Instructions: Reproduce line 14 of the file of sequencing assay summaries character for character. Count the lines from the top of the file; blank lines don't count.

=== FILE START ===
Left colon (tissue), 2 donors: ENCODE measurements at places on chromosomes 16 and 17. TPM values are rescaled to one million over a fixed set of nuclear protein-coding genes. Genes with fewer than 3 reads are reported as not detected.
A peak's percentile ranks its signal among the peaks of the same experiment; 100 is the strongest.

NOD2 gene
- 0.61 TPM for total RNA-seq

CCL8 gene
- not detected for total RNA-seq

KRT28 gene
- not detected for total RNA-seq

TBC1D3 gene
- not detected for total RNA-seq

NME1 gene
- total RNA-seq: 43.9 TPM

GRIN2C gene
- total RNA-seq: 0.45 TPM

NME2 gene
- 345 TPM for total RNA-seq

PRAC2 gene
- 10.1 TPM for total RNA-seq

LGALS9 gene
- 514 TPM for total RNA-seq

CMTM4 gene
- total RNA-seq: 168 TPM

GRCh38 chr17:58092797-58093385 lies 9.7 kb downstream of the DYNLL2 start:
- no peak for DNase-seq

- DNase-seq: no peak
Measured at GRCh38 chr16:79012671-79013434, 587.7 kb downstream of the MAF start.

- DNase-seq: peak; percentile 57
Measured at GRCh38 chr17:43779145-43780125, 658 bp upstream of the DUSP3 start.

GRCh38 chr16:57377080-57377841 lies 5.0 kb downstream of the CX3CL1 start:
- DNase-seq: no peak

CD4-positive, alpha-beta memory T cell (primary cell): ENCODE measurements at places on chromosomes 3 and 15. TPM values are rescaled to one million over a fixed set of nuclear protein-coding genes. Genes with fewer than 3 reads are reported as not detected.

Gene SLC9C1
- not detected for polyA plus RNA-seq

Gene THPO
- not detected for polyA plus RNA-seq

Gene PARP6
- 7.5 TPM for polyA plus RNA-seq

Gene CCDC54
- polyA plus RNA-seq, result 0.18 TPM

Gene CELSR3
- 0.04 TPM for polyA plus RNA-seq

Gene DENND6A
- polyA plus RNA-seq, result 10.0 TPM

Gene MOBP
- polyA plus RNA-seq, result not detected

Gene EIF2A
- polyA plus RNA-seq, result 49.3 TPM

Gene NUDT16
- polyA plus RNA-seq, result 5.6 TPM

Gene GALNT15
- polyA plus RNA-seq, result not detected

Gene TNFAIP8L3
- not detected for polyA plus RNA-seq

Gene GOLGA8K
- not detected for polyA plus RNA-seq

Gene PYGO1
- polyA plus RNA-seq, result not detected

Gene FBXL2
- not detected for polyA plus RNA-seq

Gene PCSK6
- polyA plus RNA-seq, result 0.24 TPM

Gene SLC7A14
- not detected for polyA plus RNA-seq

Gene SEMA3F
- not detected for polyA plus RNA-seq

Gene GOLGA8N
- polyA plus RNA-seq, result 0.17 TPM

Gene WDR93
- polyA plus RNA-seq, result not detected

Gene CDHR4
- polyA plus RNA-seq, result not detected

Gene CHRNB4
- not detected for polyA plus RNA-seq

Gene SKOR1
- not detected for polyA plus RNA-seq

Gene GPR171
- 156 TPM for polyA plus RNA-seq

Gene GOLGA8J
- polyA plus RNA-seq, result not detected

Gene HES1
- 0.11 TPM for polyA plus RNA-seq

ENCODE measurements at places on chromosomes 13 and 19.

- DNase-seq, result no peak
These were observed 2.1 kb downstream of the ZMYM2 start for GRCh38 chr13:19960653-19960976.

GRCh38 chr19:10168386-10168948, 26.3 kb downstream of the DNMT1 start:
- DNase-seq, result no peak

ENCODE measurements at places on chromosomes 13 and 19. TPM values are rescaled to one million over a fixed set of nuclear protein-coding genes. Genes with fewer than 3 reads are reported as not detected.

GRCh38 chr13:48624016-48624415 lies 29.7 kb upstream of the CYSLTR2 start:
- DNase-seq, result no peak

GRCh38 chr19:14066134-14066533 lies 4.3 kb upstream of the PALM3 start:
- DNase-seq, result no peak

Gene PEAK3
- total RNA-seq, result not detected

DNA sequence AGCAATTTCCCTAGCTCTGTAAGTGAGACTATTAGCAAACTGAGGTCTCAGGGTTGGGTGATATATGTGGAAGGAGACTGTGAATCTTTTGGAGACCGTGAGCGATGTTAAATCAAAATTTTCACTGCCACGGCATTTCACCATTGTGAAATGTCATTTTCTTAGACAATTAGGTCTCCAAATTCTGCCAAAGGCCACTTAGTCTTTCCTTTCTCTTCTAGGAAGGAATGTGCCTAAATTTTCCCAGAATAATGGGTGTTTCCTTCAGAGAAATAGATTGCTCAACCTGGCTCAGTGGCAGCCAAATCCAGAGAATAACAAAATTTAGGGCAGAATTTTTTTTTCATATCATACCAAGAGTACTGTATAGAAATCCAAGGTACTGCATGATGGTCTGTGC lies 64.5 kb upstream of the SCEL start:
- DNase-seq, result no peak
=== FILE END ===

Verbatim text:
- total RNA-seq: 0.45 TPM